If you have kids or have ever spent anytime around kids, you know what these strobe things do. My kids love them and over the years we’ve had several balls and worm-like things that blink when you shake them. Inside,there’s a little mechanical ball that when activated makes for a mini-strobe light effect. It’s very rave.

But it also, of course, makes this the the BEST THING EVER to have at a party, at night, outdoors. (which is exactly where I was.)

What’s that? People asked me of the blinking baby chick in my hand.

This? Oh, it’s a blinking baby chick.

Crickets.

No, I actually did hear crickets, the party was outside, remember?

Anyway, one thing led to another and as chicken owners know, eventually all conversations turn to chickens.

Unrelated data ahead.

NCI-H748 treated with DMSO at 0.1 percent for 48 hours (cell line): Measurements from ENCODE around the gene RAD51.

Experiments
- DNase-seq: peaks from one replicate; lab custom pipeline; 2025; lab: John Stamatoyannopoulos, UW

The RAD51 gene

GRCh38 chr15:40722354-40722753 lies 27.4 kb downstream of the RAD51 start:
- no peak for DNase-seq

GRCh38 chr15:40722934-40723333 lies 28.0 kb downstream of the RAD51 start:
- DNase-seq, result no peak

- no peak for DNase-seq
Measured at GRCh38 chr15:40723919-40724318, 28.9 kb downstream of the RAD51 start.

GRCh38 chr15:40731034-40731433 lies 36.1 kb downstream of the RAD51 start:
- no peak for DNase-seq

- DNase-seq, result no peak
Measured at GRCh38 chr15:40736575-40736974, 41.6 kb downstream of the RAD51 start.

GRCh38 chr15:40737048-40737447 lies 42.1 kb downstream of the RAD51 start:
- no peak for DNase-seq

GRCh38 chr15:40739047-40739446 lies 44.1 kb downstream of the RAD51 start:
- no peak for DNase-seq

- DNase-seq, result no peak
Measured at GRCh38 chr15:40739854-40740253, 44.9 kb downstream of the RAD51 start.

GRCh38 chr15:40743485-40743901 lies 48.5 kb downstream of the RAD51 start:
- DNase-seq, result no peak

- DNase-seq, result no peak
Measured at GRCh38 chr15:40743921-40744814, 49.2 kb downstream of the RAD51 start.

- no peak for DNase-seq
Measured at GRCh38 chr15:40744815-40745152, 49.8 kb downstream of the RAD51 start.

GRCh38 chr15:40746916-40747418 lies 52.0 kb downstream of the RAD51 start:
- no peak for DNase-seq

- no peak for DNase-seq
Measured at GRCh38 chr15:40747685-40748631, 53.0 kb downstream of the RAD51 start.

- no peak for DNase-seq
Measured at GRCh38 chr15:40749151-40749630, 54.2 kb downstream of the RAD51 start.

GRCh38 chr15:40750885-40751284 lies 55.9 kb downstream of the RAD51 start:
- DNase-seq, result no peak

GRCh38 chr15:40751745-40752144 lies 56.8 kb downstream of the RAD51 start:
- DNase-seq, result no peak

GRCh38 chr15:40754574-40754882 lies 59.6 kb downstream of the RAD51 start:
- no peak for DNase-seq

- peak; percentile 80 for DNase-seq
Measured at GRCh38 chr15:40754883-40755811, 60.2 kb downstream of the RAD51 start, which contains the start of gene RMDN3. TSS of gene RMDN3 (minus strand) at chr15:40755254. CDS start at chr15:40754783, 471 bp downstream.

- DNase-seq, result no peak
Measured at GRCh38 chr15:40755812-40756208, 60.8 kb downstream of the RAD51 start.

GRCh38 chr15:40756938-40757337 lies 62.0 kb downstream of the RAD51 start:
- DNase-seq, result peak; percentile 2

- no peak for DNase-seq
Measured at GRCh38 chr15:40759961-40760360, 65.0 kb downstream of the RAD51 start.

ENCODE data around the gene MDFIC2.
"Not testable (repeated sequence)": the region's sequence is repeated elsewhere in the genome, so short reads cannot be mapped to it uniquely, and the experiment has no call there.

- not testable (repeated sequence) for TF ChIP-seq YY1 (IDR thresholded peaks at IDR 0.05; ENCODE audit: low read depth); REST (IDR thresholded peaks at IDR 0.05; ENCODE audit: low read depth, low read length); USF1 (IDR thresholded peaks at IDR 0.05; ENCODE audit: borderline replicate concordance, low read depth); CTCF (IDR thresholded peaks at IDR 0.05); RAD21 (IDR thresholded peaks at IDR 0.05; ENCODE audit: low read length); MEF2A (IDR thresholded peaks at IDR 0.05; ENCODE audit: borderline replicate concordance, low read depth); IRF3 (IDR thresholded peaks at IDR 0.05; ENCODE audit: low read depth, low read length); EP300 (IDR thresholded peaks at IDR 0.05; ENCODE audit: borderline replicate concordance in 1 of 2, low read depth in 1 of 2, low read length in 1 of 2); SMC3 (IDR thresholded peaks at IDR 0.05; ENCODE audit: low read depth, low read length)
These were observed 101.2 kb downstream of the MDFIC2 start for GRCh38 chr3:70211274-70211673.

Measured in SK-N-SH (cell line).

Was it considered cruel to cook chicken on the grill in front of the chickens? No.

Would you like some more of the curried chicken? All set thanks.

Oh look, there’s a rooster on this wine bottle! I know, we brought it, did you think I’d bring the one with the naked feet on it when I own, wait for it…. chickens!!

How many chickens did you say you had? 40.

Does it take a lot of work to raise chickens? Not really, but why don’t you grab a beer and I’ll tell you about some of our experiences.

As Marc and I were leaving, a woman came up to me.

Could I have your card?, she said. I’m thinking about getting chickens and I’d love to read up on them.

It’s a red-letter day when you get to eat outstanding food, are given a blinking chick toy, get to meet new friends,listen to local music, and are able to spread the good word about chickens.